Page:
I began Words & Art with the idea that anyone can write about art. You don't have to be an expert about art and you don't even have to be an expert about writing. Anyone can write about art.
I believe this because the art helps us write.
First, art helps us focus our writing. When we sit down to write, we often face a racing mind. How do we get through all the worries, plans and to-do lists? One answer is to focus on something concrete. When we walk into a gallery, there's something right there in front of us; colors, shapes, textures to excite our senses. This is a chance to practice direct observation; to focus on the details and bring the richness of specificity to what we write.
Second, art helps us expand our writing. Art is not just about what's in front of us, it's also about what's within us. What does the art create in our minds? Where does it take us? We can go in any direction. It may jar memories or feelings, or something significant to us. When we follow these reactions, and investigate them, we begin to see how much room we have to run in.
Connecting observation to imagination is a way to balance our writing. While the concrete details give our readers something to grasp, the emotions and memories give them a way to relate. This makes our writing more memorable and more meaningful.
How to choose what to write about:
An easy way to begin is to write about a work of art that interests you, something you’re curious about. Writing about it will enrich your understanding of it. You may even want to do research and bring that knowledge to your writing. If you aren't sure what to choose, visit a local gallery and just look. Something will draw you in.
Also, try to write about a work of art you don't initially like or understand. Confrontation can sometimes spark some interesting writing. So jump in! You may be surprised what happens.
Mary Wemple is the creator and coordinator of Words & Art, a reading series and workshop series inspired by the installations at Rice University Art Gallery. She has degrees in English and Studio Art from the University of Houston and she is active in the poetry and art communities in Houston.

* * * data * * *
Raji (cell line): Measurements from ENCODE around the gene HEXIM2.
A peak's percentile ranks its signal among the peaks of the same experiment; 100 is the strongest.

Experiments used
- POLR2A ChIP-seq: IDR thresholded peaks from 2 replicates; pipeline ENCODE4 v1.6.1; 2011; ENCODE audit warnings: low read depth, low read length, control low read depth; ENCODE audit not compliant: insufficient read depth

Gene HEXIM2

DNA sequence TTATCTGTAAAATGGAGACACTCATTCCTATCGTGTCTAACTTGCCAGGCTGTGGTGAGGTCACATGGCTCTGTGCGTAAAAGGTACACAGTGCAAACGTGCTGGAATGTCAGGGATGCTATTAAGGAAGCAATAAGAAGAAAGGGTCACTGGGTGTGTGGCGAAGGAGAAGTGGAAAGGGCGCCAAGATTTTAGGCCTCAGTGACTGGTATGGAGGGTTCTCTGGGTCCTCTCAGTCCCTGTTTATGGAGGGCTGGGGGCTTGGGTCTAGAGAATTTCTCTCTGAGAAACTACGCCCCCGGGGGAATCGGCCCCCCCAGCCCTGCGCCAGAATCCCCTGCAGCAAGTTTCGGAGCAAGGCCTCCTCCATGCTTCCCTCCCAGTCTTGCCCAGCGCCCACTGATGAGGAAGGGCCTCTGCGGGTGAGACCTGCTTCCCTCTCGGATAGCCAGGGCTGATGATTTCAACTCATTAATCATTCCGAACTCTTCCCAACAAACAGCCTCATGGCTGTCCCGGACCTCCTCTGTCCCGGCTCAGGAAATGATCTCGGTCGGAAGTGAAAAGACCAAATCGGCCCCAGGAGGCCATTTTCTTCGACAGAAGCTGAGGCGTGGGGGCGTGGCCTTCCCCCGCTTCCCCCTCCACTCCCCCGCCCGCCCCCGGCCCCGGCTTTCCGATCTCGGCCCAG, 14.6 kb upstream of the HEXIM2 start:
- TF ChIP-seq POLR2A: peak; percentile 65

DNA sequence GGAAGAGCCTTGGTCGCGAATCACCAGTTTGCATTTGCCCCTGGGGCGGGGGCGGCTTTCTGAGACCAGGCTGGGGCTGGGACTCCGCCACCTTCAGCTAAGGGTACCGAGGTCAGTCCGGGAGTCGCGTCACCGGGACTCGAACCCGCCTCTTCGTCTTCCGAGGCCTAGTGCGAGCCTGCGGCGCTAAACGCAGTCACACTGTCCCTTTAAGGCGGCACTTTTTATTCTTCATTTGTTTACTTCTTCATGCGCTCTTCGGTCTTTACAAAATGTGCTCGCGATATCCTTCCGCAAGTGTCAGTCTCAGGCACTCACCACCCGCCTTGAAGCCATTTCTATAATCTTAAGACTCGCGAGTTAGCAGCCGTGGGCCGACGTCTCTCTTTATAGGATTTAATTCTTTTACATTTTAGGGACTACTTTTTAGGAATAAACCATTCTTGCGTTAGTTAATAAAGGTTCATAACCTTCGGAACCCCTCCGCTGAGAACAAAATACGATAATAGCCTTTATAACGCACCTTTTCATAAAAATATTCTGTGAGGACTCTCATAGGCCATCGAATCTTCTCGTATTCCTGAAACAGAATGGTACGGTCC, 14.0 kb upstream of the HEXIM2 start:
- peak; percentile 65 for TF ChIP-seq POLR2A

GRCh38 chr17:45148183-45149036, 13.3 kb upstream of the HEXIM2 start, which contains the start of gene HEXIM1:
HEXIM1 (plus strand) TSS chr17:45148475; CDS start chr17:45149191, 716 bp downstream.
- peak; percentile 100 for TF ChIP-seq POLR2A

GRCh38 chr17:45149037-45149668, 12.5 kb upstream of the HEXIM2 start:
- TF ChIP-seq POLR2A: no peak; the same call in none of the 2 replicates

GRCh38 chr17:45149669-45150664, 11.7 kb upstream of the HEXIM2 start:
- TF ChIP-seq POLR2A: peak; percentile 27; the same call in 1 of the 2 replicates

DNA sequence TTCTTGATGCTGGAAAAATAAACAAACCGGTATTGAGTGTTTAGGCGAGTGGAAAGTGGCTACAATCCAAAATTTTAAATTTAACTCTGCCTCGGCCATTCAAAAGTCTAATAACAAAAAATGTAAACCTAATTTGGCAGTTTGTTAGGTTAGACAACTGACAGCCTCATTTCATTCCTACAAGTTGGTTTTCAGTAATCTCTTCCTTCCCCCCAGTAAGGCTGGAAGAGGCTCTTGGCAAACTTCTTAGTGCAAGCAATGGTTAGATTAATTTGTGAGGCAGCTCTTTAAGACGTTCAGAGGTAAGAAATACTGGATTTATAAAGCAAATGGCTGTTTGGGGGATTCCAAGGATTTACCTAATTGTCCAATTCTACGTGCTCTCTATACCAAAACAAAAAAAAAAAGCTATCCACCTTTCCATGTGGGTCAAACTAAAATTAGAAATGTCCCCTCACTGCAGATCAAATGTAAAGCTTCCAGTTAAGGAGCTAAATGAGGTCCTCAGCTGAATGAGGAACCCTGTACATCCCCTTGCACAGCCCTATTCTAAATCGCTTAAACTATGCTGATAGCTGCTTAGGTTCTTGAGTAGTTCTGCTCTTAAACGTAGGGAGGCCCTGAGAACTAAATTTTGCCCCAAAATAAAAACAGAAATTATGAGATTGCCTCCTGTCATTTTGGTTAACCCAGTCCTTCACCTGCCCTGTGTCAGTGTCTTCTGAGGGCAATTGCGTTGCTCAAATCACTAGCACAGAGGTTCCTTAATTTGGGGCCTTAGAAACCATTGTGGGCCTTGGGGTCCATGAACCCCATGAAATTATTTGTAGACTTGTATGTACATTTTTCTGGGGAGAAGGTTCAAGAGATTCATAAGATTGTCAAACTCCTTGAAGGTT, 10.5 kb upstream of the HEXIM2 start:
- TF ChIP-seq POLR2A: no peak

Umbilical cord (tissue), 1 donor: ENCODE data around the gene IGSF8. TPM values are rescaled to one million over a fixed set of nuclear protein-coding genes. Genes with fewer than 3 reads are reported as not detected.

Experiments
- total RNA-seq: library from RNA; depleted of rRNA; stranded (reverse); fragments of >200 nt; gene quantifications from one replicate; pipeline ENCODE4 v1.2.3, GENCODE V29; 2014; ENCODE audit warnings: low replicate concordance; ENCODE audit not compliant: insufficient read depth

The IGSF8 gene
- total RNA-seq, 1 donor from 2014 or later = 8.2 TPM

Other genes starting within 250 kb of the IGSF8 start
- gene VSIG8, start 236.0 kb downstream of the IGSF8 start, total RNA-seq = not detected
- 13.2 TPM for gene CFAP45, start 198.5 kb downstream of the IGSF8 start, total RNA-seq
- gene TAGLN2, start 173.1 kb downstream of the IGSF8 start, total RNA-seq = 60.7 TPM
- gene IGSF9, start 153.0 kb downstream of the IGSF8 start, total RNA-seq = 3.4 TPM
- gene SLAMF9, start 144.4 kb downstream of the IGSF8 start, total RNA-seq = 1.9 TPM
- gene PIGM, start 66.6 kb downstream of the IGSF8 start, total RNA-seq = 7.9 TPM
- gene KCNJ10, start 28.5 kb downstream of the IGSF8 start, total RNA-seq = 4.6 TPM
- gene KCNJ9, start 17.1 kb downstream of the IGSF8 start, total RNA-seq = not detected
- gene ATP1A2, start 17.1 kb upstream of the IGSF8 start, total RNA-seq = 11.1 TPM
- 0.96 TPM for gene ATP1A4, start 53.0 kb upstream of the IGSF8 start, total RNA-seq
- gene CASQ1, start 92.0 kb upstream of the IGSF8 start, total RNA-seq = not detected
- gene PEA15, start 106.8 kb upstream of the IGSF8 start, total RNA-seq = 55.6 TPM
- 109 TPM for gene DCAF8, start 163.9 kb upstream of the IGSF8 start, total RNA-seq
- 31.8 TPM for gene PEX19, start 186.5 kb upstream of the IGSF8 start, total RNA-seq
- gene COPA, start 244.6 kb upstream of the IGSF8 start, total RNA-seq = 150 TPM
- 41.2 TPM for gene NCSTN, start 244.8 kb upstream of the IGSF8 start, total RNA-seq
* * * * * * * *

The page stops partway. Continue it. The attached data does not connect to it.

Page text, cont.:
When you write about art, I highly recommend the following:
Write from direct observation. Being in front of the original work of art, being in the same room with it, is integral to writing vivid observations and having genuine experiences. Houston has a wealth of galleries and museums to choose from. I highly recommend the MFAH, the Menil Collection and Rice University Art Gallery.
Talk about the art with someone. Bring a writing friend along to the gallery and discuss the art together. Being able to talk out your reactions to someone else can help you bring your ideas together, and hearing someone else talk about their reactions, opens you up to new perspectives. This is why the Words & Art writing workshops always have writing time and discussion time. Many participants comment that the discussion time is the most meaningful part of the workshop.
Write about installation art. An installation is when the art interacts with the gallery space, often filling the room. When you are surrounded and immersed in the art, your writing becomes so much richer. This is why I chose to coordinate Words & Art at Rice University Art Gallery, which exclusively does installation art. All the poetry and prose at a Words & Art reading are inspired by one installation, they all begin from the same point, but each writer takes a different perspective, and expands their ideas in different directions.
If you are ready to write about art right now, the current installation at Rice University Art Gallery, “Shotgun,” is a great place to start. Not only can you walk right up to the art, but you can walk inside it. You can learn more about "Shotgun" on Rice Gallery's website.
If you would like to hear how local writers have been inspired by “Shotgun,” come to the Words & Art Reading, Wednesday March 11, 7pm at the Rice University Art Gallery on the ground floor of Sewall Hall. The reading is free and open to the public. Parking maps are available at the Words & Art Facebook page.